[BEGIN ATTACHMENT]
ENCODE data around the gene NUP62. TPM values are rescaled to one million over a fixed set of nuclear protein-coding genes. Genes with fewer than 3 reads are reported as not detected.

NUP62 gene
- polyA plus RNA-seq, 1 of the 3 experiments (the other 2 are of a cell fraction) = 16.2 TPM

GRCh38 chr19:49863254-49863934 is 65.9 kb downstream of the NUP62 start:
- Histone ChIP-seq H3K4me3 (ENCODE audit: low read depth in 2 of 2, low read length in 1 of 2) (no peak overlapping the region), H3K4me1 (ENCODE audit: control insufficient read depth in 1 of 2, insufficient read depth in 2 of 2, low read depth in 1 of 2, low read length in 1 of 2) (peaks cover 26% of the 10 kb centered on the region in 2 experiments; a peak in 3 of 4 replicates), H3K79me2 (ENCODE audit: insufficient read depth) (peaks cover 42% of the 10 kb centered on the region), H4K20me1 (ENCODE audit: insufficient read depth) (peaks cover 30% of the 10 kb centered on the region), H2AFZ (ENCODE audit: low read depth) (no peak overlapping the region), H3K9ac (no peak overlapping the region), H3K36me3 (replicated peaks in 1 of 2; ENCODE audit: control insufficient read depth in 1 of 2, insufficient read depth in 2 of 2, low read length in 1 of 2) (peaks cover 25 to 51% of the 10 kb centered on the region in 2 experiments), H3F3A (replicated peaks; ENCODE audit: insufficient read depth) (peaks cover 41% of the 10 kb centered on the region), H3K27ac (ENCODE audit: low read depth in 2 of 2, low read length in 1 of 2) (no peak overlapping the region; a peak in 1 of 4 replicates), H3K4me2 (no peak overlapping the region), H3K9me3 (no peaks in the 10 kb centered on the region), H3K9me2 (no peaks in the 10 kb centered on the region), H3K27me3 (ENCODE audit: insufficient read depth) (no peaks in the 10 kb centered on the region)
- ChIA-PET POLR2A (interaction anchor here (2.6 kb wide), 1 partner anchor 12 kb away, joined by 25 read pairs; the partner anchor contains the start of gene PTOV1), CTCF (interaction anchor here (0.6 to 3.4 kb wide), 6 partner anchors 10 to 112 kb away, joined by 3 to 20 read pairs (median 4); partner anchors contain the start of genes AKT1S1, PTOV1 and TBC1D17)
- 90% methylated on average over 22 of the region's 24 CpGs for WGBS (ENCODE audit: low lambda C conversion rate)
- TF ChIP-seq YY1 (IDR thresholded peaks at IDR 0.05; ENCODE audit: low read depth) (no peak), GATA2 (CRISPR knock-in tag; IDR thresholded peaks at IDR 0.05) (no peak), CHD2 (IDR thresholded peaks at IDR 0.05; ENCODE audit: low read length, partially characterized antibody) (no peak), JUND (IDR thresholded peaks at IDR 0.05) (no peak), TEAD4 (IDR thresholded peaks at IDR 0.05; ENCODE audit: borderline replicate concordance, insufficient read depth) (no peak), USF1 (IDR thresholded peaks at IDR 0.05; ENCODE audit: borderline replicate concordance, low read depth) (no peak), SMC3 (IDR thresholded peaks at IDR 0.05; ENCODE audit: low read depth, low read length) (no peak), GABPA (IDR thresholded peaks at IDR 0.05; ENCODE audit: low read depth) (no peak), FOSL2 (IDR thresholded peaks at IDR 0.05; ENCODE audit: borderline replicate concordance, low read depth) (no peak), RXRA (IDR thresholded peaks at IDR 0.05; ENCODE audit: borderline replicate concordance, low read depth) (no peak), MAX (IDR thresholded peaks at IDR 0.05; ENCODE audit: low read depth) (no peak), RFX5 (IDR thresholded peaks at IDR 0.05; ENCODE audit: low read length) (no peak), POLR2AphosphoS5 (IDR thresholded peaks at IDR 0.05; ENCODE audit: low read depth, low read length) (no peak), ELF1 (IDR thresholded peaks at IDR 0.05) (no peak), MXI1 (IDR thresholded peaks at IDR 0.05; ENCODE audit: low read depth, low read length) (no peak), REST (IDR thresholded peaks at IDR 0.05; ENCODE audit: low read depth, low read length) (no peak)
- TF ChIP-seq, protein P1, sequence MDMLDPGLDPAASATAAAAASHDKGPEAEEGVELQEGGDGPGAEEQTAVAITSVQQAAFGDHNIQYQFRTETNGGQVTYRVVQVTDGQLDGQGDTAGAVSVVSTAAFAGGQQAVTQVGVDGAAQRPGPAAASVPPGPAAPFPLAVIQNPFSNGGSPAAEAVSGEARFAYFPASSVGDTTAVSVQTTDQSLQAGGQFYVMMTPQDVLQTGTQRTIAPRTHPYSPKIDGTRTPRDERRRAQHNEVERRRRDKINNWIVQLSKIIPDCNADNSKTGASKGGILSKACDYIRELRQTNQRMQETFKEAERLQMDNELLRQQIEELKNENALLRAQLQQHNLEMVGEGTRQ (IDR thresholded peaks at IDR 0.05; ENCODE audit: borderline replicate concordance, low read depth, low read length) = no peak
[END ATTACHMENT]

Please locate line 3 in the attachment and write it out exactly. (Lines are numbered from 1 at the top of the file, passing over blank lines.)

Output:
- polyA plus RNA-seq, 1 of the 3 experiments (the other 2 are of a cell fraction) = 16.2 TPM